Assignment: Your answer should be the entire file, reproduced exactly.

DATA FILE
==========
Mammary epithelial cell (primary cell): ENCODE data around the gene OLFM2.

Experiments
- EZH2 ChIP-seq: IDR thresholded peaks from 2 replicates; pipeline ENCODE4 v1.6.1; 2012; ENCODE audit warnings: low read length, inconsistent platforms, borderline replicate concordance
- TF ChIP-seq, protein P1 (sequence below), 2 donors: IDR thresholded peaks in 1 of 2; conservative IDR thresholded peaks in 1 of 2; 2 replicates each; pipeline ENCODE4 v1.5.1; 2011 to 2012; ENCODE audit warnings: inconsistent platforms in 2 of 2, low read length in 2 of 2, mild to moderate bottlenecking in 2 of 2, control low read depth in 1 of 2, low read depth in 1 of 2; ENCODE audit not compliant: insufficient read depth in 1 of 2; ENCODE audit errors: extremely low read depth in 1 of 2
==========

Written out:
Mammary epithelial cell (primary cell): ENCODE data around the gene OLFM2.

Experiments
- EZH2 ChIP-seq: IDR thresholded peaks from 2 replicates; pipeline ENCODE4 v1.6.1; 2012; ENCODE audit warnings: low read length, inconsistent platforms, borderline replicate concordance
- TF ChIP-seq, protein P1 (sequence below), 2 donors: IDR thresholded peaks in 1 of 2; conservative IDR thresholded peaks in 1 of 2; 2 replicates each; pipeline ENCODE4 v1.5.1; 2011 to 2012; ENCODE audit warnings: inconsistent platforms in 2 of 2, low read length in 2 of 2, mild to moderate bottlenecking in 2 of 2, control low read depth in 1 of 2, low read depth in 1 of 2; ENCODE audit not compliant: insufficient read depth in 1 of 2; ENCODE audit errors: extremely low read depth in 1 of 2